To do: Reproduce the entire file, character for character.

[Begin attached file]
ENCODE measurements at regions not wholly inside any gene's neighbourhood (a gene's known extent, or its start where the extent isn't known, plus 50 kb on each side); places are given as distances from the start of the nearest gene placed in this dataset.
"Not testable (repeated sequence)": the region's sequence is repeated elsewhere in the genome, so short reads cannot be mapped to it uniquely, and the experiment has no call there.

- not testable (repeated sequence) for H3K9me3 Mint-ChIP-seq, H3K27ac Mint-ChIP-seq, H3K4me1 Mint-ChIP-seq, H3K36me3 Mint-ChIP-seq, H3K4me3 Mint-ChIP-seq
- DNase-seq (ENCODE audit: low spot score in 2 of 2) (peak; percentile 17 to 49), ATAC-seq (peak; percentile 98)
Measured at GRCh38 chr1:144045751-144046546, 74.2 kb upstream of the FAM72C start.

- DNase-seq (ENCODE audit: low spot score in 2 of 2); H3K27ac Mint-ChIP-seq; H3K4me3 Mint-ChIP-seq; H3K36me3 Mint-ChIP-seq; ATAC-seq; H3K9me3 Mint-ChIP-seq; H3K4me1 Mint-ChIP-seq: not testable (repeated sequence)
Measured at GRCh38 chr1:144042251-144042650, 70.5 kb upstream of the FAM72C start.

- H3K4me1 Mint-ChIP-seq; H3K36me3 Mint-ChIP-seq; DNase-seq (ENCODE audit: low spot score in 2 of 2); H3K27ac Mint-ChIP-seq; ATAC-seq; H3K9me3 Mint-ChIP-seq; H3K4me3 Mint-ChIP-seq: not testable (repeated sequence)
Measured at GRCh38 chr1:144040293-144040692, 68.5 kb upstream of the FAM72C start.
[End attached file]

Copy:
ENCODE measurements at regions not wholly inside any gene's neighbourhood (a gene's known extent, or its start where the extent isn't known, plus 50 kb on each side); places are given as distances from the start of the nearest gene placed in this dataset.
"Not testable (repeated sequence)": the region's sequence is repeated elsewhere in the genome, so short reads cannot be mapped to it uniquely, and the experiment has no call there.

- not testable (repeated sequence) for H3K9me3 Mint-ChIP-seq, H3K27ac Mint-ChIP-seq, H3K4me1 Mint-ChIP-seq, H3K36me3 Mint-ChIP-seq, H3K4me3 Mint-ChIP-seq
- DNase-seq (ENCODE audit: low spot score in 2 of 2) (peak; percentile 17 to 49), ATAC-seq (peak; percentile 98)
Measured at GRCh38 chr1:144045751-144046546, 74.2 kb upstream of the FAM72C start.

- DNase-seq (ENCODE audit: low spot score in 2 of 2); H3K27ac Mint-ChIP-seq; H3K4me3 Mint-ChIP-seq; H3K36me3 Mint-ChIP-seq; ATAC-seq; H3K9me3 Mint-ChIP-seq; H3K4me1 Mint-ChIP-seq: not testable (repeated sequence)
Measured at GRCh38 chr1:144042251-144042650, 70.5 kb upstream of the FAM72C start.

- H3K4me1 Mint-ChIP-seq; H3K36me3 Mint-ChIP-seq; DNase-seq (ENCODE audit: low spot score in 2 of 2); H3K27ac Mint-ChIP-seq; ATAC-seq; H3K9me3 Mint-ChIP-seq; H3K4me3 Mint-ChIP-seq: not testable (repeated sequence)
Measured at GRCh38 chr1:144040293-144040692, 68.5 kb upstream of the FAM72C start.